With effect from 1 January 2018, German adopted new legislation on business pension schemes (Law to strengthen business pensions, Betriebsrentenstärkungsgesetz) to encourage small and mid-sized companies to implement business pension schemes. The most prominent change under this new legislation is the abolition of any joint liability for companies in relation to defined contribution pension schemes.

Previous provisions provided for mandatory subsidiary liability for employers, even in respect of defined contribution pension schemes, making business pensions a rather unattractive company benefit across Germany, unlike many other jurisdictions.

What are the main changes?

1. Contribution commitment without additional liability

The new law to strengthen pension schemes provides for the possibility of a pure defined contribution obligation, meaning that the employer´s obligation is limited to pay contributions to the competent pension institution, without any liability in relation to the future pension payments. However, such contribution commitments cannot be agreed on an individual basis, but need to be agreed collectively, either with the works council within a works agreement or with a trade union in the form of a collective bargaining agreement.

Additionally, insolvency coverage of the pension insurance association is also no longer a requirement for contribution obligations. Consequently the employees themselves bear the investment risk. Employees’ claims for (future) pension payments can only be raised against the implementing pension fund. The employers’ obligation to pay benefits and liability ends with the termination of the respective employee’s employment relationship, which also simplifies administration considerably. In case of a change of employer, the employee is entitled to transfer the accrued pension capital into the pension fund of the new employer or to continue the scheme with their own contributions.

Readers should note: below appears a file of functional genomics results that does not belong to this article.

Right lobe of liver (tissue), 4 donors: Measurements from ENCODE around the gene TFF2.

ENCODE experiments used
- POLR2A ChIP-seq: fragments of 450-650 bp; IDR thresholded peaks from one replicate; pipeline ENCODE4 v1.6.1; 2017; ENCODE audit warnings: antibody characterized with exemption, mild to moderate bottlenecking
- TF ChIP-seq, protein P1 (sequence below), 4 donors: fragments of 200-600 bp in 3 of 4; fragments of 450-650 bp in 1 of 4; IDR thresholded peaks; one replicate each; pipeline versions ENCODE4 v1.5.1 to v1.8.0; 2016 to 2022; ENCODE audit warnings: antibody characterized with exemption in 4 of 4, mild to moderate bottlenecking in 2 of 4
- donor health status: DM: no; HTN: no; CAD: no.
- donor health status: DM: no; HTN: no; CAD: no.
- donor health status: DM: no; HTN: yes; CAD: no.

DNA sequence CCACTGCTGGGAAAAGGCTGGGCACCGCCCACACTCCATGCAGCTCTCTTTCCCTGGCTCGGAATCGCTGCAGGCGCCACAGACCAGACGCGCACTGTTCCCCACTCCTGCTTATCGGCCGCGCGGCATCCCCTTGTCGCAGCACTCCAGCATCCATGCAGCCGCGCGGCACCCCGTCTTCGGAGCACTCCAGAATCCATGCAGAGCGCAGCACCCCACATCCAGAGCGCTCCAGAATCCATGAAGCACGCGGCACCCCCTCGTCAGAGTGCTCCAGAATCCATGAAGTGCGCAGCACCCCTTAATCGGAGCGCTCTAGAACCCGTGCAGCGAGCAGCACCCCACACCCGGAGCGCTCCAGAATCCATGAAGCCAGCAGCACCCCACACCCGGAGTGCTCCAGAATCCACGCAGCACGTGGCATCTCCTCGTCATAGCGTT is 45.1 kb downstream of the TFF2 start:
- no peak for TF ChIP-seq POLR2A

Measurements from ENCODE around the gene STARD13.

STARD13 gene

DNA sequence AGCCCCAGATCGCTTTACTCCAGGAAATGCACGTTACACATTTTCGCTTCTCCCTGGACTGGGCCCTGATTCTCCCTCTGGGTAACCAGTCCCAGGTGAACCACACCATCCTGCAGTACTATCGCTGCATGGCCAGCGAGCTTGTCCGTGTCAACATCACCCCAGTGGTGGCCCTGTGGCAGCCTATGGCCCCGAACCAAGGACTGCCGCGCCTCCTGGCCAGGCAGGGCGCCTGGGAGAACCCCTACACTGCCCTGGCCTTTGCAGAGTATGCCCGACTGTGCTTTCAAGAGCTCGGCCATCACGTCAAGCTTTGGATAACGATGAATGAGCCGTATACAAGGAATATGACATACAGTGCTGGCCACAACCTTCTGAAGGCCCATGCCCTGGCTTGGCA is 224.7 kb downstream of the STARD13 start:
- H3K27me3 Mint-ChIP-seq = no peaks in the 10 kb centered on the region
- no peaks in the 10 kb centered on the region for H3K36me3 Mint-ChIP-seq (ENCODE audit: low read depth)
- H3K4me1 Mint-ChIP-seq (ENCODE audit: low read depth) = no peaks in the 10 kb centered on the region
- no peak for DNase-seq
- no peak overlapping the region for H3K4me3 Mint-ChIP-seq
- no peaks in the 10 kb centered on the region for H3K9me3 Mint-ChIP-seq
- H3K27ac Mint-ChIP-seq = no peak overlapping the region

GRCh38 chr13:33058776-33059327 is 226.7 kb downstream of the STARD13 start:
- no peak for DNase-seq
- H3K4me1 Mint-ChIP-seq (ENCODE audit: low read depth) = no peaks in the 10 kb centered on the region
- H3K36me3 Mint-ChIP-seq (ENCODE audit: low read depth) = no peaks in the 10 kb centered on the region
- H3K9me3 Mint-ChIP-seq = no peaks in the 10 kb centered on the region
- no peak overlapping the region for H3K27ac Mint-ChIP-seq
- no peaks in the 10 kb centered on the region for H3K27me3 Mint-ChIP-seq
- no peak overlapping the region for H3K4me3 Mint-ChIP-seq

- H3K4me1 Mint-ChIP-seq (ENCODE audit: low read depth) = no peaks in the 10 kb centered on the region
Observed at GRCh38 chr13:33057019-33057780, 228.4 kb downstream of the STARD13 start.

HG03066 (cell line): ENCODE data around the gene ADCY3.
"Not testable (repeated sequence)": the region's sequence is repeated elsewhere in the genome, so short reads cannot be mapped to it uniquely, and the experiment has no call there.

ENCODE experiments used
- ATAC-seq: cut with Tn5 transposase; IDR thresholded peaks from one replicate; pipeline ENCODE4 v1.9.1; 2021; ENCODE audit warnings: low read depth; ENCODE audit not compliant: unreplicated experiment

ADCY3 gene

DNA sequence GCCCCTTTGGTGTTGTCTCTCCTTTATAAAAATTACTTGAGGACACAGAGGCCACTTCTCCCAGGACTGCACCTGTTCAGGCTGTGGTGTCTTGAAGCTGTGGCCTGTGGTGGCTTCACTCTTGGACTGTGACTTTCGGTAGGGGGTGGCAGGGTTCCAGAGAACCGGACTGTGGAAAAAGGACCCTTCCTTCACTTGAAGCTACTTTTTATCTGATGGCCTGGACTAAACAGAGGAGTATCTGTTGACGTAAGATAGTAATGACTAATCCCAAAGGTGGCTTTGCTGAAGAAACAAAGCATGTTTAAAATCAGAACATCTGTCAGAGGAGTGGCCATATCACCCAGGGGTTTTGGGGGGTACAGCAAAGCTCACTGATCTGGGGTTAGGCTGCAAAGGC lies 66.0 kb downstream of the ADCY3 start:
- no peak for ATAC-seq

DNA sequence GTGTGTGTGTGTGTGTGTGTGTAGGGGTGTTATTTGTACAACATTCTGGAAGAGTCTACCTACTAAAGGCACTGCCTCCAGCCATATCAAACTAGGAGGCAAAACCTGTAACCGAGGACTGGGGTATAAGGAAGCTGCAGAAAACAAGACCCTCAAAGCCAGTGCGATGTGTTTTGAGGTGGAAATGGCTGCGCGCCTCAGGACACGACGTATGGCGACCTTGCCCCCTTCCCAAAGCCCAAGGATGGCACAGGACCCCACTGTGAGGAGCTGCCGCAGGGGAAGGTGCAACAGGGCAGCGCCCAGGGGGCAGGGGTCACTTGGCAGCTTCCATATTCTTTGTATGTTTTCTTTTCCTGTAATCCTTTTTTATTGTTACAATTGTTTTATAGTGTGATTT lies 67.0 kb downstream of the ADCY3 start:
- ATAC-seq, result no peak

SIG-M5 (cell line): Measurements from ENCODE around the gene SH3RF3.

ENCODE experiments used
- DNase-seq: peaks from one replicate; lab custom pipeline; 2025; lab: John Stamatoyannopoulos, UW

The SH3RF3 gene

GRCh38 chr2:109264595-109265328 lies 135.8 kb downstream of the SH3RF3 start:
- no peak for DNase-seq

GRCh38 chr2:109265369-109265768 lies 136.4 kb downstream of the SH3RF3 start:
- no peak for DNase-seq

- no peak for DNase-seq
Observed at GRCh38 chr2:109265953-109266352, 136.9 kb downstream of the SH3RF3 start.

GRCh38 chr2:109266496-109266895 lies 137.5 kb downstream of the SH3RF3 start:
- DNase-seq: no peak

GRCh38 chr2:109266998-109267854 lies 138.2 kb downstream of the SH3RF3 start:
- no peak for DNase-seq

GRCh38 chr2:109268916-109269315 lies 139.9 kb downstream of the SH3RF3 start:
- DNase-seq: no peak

2. Opt-out systems

To achieve broader coverage of employees under business pension schemes, the new law offers an opt-out option in relation to deferred compensation, where an amount of the employees´ gross salary is retained and contributed into the company pension scheme (see below). Previously, even under collective business pension schemes, employees had a right to decide on their involvement in such scheme, with non-action resulting in non-participation. Under the new rules, collective agreements may provide for an automatic application of the scheme to all employees under its scope of application, with employees needing to take active steps to opt-out. Such opt-out can only be declared within one month following implementation of the scheme.

3. Further changes

A. Employer contribution for deferred compensation

The new law provides for a statutory employers’ contribution to top-up business pensions in the form of deferred compensation. The employers’ statutory top-up payment amounts to 15% of the deferred remuneration. Legally, this additional employer-funded contribution is calculated to compensate the reduction of the employer’s proportion of the public social security contributions due to the deferred compensation scheme.

B. Increased free tax allowances

The new rules also provide a tax benefit as an incentive for higher pension contributions for business pension schemes. Previously, employees were limited to a maximum contribution of 4% of the threshold of the general social security system, capped at a total f EUR 1,800, as a tax free benefit. The new rules have doubled this to a maximum of 8%, which is currently equivalent to EUR 6,240 per year (in 2018). Not only is this a tax incentive for higher contributions but it will also ultimately simplify the wage tax withholding procedure.

C. Funding amount for employees with low wages

To support the company pension scheme, the legislator has further established a funding contribution for employees, earning a maximum of EUR 2,000 gross per month. In cases where the employer pays at least EUR 240.00 per annum (in addition to the contractually agreed salary) to a pension fund, pension pool or for direct insurance, he is entitled to a funding contribution, amounting to 30% of the contribution paid to the employee's company pension scheme. This additional employer's contribution is free of tax, up to a limit of EUR 480.00 per calendar year.